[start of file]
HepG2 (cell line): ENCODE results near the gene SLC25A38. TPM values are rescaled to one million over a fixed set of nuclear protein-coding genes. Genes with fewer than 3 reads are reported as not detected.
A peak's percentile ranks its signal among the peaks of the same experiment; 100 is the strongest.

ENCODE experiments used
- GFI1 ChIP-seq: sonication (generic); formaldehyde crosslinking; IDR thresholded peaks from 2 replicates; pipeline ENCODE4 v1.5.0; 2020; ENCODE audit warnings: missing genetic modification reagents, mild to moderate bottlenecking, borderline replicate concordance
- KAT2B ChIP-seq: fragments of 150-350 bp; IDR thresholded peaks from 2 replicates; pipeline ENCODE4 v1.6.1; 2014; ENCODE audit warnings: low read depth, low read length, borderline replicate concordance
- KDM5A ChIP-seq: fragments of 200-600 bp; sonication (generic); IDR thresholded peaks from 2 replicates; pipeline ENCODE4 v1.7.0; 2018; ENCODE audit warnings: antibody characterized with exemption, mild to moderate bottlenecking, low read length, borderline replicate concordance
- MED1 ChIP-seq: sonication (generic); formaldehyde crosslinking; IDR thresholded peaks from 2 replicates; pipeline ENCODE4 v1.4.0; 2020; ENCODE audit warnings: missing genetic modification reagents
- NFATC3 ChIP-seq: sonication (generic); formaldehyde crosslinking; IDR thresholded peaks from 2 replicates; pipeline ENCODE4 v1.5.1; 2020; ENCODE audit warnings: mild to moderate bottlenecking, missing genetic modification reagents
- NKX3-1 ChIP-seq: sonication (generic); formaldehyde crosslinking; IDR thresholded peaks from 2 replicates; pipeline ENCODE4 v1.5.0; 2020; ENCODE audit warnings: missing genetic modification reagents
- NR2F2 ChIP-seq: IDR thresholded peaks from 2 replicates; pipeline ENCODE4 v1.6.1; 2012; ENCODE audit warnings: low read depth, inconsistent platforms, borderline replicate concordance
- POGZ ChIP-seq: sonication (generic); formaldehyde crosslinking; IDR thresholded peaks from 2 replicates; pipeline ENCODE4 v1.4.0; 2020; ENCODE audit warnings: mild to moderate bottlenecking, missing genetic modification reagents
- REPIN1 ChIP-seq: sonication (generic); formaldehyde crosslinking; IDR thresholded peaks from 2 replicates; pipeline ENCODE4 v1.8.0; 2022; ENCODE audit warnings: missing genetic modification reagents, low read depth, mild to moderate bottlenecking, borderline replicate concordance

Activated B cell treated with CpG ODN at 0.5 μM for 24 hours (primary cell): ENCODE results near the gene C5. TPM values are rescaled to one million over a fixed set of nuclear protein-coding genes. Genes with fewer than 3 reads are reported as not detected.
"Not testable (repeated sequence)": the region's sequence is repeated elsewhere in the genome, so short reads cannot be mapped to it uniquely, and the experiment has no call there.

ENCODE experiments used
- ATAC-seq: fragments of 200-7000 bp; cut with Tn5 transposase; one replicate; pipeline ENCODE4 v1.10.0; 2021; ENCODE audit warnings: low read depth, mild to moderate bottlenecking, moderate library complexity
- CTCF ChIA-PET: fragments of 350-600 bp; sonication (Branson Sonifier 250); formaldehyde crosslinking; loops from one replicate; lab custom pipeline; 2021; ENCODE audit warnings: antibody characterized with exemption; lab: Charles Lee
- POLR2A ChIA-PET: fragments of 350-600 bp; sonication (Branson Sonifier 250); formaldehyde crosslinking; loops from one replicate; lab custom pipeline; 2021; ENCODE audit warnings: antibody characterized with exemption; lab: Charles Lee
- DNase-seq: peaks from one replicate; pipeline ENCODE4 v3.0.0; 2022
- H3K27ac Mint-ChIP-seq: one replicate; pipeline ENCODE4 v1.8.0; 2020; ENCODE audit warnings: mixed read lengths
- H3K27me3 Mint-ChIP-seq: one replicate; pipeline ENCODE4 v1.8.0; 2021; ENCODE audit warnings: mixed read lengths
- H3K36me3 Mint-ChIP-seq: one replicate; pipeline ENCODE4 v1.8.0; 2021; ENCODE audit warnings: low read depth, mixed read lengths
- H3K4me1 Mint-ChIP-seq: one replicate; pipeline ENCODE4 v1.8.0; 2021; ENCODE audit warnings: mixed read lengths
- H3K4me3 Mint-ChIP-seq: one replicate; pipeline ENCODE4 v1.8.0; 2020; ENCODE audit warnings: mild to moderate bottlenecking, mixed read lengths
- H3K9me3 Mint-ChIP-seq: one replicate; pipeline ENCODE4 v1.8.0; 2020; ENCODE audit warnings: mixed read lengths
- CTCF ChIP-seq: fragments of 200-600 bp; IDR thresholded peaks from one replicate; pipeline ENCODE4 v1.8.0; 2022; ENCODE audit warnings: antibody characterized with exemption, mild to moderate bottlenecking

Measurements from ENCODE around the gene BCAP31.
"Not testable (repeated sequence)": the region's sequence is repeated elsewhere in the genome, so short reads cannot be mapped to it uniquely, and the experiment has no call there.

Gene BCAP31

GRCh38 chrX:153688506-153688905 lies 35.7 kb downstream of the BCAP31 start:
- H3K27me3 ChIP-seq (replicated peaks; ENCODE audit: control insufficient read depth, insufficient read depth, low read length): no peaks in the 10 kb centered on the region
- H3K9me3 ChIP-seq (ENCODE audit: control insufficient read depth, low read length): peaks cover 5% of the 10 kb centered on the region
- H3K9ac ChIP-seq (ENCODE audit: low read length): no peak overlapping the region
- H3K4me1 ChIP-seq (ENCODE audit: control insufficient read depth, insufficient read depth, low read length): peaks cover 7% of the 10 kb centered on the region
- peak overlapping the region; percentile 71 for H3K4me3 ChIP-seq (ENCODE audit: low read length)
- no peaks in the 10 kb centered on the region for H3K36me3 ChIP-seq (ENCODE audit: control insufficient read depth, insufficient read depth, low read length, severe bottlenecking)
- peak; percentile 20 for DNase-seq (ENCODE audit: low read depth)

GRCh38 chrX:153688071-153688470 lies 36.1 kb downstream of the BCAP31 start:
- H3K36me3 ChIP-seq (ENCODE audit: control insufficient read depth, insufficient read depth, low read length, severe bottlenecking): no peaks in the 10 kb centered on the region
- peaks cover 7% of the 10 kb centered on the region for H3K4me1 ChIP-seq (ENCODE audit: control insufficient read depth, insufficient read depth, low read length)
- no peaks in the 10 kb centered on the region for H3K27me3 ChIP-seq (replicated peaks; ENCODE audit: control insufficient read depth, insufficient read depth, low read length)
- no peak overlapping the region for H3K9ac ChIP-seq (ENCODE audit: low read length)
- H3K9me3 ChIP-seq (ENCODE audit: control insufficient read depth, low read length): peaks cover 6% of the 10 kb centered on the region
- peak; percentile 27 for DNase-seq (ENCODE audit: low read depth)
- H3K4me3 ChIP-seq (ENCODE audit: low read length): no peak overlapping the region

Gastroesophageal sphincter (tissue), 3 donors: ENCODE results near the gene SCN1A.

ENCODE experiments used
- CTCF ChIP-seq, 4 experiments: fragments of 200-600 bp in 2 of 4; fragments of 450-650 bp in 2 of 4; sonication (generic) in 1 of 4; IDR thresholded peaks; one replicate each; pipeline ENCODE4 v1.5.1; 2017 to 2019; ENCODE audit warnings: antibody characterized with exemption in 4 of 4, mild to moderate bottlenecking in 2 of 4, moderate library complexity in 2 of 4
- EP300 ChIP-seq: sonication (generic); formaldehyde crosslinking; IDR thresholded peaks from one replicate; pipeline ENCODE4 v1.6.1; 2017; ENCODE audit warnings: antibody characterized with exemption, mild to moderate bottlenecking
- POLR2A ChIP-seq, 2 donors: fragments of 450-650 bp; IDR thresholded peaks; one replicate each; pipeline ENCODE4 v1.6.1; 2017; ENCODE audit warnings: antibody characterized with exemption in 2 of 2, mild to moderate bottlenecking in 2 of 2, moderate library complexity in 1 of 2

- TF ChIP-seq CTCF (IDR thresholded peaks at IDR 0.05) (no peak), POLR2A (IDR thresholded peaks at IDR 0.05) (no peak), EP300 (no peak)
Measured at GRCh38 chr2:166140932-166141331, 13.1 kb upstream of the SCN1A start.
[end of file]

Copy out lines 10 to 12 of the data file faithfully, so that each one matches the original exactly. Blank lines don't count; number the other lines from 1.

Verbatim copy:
- NR2F2 ChIP-seq: IDR thresholded peaks from 2 replicates; pipeline ENCODE4 v1.6.1; 2012; ENCODE audit warnings: low read depth, inconsistent platforms, borderline replicate concordance
- POGZ ChIP-seq: sonication (generic); formaldehyde crosslinking; IDR thresholded peaks from 2 replicates; pipeline ENCODE4 v1.4.0; 2020; ENCODE audit warnings: mild to moderate bottlenecking, missing genetic modification reagents
- REPIN1 ChIP-seq: sonication (generic); formaldehyde crosslinking; IDR thresholded peaks from 2 replicates; pipeline ENCODE4 v1.8.0; 2022; ENCODE audit warnings: missing genetic modification reagents, low read depth, mild to moderate bottlenecking, borderline replicate concordance